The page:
The Utah Shakespeare Festival is a theatrical festival that performs works by Shakespeare as their cornerstone. The Festival is held during the summer and fall on the campus of Southern Utah University in Cedar City, Utah, United States.
In 2000, the Festival was the recipient of America's Outstanding Regional Theatre Tony Award, presented by the American Theatre Wing and the League of American Theatres and Producers.
In 2001 it received the National Governors Association Award for Distinguished Service in the Arts for Artistic Productions.
In 2011,the Festival's fiftieth anniversary production of A Midsummer Night's Dream was the subject of a regional Emmy Award-winning live broadcast by BYUtv, Provo, Utah. The award was for the best special event coverage, live or edited. This was the first live broadcast of a performance in the Festival's history.
The Festival produces an eight-show repertory season in the summer and fall of each year. Traditionally, four of the produced plays are written by Shakespeare or one of his contemporaries such as Christopher Marlowe, and the others are non-Shakespearean classics or works by more contemporary dramatists, one of which is usually a musical. The Shakespeare plays are usually performed in the outdoor Adams Shakespearean Theatre, which is modeled after Shakespeare's Globe Theatre. The other plays are performed on an indoor proscenium stage, the Randall L. Jones Theatre. The Auditorium Theatre is used for matinee performances of plays normally produced at night in the Adams, and as a rainstage for Adams performances.
During the summer The Greenshow is performed outside before the evening productions. The Greenshow often includes comedic skits, sword fighting, and musical routines with dancing. During and before the performance people dressed (roughly) in period clothing walk around the courtyard (green) selling programs, telling jokes, and offering a selection of treats.
The Festival also produces The New American Playwrights Project or N.A.P.P., a "plays in progress" series, featuring staged readings of new plays in a workshop setting These workshops take place each August at The Festival.
The 2015 Season runs through October 31. Plays for the Fall Season include Charley's Aunt by Brandon Thomas, The Two Gentlemen of Verona by William Shakespeare and Dracula by Steven Deitz.
2016 will be the inaugural season in The Beverley Taylor Sorenson Center for the Arts. The 2016 Season opens June 27 in preview and runs through October 22. Plays in the new Englestad Shakespeare theatre are: Much Ado About Nothing (William Shakespeare), Henry V (William Shakespeare) and The Three Musketeers (Ken Ludwig). Plays in the new Eileen and Allen Anes Studio Theatre are Julius Caesar (William Shakespeare) and Murder for Two (Kinosian and Blair). Plays in the Randall L. Jones Theatre are Mary Poppins (Sherman, Sherman, Fellowes), The Odd Couple (Neil Simon) and The Cocoanuts (Berlin, Kaufman)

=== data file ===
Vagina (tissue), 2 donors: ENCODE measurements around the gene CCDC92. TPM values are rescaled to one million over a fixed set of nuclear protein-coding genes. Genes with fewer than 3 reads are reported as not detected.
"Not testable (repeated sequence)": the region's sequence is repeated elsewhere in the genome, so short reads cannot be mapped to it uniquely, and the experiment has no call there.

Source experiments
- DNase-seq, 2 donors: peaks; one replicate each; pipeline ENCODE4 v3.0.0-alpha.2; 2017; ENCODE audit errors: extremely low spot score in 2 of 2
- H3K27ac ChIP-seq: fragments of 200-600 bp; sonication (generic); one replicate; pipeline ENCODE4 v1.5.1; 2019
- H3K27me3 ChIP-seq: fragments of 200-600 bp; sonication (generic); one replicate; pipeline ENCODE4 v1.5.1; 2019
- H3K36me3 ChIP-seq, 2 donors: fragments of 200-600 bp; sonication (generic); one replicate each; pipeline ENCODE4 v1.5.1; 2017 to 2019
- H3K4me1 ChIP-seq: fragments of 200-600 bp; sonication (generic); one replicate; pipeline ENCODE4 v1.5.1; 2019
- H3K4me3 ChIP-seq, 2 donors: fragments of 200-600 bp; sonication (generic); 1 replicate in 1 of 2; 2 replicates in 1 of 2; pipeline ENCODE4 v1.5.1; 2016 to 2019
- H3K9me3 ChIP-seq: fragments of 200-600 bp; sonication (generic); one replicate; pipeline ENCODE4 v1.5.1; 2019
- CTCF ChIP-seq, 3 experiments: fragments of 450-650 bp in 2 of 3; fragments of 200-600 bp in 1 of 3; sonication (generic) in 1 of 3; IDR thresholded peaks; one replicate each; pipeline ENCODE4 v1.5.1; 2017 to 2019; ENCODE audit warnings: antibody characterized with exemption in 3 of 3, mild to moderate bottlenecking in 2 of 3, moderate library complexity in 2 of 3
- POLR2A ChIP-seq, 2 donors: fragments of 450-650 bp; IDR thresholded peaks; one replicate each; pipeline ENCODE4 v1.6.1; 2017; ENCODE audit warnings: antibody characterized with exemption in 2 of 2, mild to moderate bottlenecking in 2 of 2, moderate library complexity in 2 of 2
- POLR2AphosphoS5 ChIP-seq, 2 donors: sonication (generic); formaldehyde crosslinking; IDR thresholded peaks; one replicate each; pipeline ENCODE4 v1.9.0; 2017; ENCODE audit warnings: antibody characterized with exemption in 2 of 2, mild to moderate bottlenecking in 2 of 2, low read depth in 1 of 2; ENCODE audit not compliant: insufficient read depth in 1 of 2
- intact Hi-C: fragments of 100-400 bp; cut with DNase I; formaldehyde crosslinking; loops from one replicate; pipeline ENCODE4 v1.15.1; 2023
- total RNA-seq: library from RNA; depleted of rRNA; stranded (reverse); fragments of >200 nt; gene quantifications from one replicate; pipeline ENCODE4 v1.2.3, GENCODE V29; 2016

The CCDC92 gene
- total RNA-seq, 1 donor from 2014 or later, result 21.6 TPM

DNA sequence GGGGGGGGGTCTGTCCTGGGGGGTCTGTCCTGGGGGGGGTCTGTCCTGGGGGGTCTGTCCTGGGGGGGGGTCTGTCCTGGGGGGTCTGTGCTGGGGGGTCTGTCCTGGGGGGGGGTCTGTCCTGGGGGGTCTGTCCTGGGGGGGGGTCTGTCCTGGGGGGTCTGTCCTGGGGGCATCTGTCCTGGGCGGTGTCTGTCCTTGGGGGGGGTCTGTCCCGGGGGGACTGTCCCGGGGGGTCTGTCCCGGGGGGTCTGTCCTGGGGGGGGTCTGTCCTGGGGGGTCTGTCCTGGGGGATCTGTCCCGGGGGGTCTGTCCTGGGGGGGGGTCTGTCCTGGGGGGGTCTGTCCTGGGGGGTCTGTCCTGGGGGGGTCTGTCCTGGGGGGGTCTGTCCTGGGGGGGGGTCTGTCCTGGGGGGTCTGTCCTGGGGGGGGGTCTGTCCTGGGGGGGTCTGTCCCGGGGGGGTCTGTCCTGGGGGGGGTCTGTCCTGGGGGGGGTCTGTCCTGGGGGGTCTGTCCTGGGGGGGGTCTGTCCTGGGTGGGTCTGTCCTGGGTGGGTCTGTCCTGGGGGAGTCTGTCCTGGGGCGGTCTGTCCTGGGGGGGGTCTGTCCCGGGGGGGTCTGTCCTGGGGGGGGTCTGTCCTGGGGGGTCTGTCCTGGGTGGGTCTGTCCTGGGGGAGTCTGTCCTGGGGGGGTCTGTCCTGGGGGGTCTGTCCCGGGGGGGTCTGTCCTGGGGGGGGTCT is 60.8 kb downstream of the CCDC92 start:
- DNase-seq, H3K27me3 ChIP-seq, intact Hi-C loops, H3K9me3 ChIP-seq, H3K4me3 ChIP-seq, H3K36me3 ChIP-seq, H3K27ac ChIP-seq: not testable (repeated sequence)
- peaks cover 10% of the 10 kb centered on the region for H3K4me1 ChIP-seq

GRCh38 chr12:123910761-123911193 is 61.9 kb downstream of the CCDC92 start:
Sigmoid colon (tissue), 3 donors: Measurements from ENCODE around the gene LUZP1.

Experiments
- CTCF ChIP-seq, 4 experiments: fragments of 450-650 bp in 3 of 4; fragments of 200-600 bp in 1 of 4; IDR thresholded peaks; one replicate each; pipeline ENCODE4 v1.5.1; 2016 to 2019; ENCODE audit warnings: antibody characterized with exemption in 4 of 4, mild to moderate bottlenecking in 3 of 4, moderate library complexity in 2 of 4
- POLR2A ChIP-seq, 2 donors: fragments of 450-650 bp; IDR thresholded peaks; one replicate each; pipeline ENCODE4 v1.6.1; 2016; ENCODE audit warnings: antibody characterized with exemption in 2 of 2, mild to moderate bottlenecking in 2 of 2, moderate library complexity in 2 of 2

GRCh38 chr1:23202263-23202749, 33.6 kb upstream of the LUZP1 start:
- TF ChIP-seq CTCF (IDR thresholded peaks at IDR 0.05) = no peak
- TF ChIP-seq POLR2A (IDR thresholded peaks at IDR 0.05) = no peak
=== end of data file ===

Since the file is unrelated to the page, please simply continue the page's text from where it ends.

The Festival was founded in 1961, presented its first season in 1962. It is one of the oldest and largest Shakespearean festivals in North America. The Festival is located in Cedar City, Utah, a community of approximately 28,000 people, and is within a day's drive of seven national parks and numerous national and state forests, monuments, and recreation areas. Via Interstate-15, it is two and a half hours northeast of Las Vegas, Nevada and three and a half hours south of Salt Lake City, Utah. The Festival is located on and around the Southern Utah University campus.
The Festival educational programs include a variety of classes, from week-long camps to two-day courses, and most are for university credit. In addition, the Festival each year tours an abbreviated version of a Shakespeare play to schools throughout the Southwest. The play for 2015 is Macbeth, and can also include workshops in acting, stage combat, character development, and design.
R. Scott Phillips was named executive director in October 2007, succeeding Founder Fred C. Adams at the helm of the Festival. Adams now functions as executive producer emeritus and executive director of the Festival Centre Project. David Ivers and Brian Vaughn were named artistic directors in 2011. A six-member executive council works with Phillips, Ivers, and Vaughn as the day-to- day leadership. A thirty-person volunteer regional board of governors oversees all long-range planning, marketing, and development of the Festival and is chaired by Mark Moench.
The Festival employs thirty-two people year-round. The production company consists of approximately 250 individuals. Approximately six non-acting positions are needed in areas such as production, marketing, management, and administration to support each performer seen on stage. Over 200 additional community members donate their time to support Festival activities.
The Greenshow is an outdoor performance that precedes each play during the summer season, excluding matinees. It is free. The actors do skits and most of them have minor roles in the six productions during the summer season.